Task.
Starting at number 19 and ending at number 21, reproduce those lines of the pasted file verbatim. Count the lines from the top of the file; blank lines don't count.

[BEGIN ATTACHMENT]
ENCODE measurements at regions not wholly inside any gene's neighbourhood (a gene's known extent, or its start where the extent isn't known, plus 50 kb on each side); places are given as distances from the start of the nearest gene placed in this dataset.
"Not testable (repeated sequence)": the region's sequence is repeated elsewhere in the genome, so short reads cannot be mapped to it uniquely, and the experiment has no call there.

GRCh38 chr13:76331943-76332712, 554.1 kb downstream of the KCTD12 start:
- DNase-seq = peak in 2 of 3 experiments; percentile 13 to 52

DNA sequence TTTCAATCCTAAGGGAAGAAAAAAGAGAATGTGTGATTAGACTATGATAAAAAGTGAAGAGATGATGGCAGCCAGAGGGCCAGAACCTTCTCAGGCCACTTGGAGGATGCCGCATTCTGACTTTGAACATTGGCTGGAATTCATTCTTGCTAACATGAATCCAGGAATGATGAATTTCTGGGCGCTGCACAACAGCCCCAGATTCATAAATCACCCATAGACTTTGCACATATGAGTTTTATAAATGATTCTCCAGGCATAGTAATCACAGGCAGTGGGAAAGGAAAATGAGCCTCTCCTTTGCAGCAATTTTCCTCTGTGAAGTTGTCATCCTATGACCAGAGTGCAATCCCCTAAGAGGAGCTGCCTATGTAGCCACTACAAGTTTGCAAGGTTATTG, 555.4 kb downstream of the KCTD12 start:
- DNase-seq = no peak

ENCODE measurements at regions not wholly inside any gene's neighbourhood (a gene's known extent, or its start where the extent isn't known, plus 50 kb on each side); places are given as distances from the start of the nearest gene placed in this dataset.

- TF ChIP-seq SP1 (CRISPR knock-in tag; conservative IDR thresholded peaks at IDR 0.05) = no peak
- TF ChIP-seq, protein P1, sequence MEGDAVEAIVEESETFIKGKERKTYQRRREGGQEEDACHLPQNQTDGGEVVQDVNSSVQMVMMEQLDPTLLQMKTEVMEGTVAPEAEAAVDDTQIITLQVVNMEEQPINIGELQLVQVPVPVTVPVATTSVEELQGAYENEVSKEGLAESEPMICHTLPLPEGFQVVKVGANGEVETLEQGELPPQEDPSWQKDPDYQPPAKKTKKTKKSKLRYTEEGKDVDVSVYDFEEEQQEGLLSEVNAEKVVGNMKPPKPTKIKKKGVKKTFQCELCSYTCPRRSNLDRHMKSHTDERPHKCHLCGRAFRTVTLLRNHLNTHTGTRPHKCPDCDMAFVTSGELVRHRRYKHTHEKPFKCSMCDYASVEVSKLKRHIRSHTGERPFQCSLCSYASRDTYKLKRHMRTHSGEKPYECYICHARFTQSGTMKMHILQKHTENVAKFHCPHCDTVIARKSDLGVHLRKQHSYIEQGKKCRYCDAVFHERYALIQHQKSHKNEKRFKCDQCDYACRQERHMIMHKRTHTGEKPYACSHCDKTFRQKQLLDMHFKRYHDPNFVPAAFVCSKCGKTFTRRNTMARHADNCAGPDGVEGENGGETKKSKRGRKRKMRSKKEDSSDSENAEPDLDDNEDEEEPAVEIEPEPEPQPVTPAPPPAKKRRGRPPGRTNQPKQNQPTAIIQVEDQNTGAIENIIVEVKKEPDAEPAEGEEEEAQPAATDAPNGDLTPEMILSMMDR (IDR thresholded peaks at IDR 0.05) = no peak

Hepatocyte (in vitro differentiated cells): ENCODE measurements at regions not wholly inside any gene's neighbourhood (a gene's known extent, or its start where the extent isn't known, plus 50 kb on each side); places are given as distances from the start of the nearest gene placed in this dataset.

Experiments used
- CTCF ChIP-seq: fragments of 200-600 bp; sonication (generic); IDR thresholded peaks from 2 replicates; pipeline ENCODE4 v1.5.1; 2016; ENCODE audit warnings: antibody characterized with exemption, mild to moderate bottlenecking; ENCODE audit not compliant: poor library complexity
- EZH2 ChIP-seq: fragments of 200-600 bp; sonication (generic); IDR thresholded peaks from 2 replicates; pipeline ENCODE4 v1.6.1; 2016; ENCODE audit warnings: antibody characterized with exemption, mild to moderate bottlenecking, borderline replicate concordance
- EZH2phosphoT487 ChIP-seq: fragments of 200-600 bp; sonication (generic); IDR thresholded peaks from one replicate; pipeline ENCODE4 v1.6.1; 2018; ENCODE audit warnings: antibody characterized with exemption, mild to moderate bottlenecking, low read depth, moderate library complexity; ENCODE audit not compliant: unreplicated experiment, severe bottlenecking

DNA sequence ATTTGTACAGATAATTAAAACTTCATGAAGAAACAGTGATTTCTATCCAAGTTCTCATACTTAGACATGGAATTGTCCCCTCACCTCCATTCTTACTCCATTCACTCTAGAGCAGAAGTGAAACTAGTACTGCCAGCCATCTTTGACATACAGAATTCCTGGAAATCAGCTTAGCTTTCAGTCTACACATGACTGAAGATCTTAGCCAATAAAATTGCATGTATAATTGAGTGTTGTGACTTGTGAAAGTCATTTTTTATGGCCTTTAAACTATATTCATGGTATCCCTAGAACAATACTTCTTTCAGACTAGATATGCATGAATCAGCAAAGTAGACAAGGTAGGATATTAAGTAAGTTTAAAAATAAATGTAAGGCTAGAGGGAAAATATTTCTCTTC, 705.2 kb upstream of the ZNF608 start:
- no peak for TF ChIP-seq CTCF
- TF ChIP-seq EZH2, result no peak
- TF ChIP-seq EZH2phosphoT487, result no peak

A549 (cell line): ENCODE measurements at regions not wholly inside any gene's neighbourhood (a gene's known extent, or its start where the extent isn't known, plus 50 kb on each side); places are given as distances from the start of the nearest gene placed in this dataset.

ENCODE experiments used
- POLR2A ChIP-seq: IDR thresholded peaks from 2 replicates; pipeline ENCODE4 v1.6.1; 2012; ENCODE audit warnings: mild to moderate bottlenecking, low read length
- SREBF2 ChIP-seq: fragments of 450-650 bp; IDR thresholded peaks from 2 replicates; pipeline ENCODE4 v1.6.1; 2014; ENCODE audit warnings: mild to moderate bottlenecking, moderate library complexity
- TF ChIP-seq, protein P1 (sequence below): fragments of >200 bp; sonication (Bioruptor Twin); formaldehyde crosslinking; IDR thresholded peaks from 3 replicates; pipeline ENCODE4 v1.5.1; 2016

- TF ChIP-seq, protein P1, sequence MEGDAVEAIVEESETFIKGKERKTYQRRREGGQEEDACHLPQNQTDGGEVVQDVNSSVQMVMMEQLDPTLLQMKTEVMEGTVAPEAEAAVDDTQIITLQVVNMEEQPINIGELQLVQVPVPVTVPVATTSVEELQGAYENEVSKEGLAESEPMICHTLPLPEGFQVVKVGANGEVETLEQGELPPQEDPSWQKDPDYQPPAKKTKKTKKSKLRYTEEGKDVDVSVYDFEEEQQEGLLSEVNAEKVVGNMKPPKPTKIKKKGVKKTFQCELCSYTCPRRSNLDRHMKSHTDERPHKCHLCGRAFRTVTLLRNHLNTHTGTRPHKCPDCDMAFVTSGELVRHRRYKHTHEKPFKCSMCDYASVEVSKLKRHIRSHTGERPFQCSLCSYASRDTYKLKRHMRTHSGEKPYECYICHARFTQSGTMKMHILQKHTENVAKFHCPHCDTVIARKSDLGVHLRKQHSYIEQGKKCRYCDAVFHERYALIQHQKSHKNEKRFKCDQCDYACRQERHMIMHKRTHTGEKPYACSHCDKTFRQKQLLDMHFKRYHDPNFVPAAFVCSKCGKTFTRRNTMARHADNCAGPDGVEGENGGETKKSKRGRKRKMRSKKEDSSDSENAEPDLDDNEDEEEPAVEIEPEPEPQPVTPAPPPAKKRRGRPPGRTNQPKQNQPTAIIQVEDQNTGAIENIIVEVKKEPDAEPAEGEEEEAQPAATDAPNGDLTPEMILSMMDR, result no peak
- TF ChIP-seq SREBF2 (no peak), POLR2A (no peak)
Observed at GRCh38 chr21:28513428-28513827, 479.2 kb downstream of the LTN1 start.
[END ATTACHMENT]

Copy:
A549 (cell line): ENCODE measurements at regions not wholly inside any gene's neighbourhood (a gene's known extent, or its start where the extent isn't known, plus 50 kb on each side); places are given as distances from the start of the nearest gene placed in this dataset.

ENCODE experiments used
- POLR2A ChIP-seq: IDR thresholded peaks from 2 replicates; pipeline ENCODE4 v1.6.1; 2012; ENCODE audit warnings: mild to moderate bottlenecking, low read length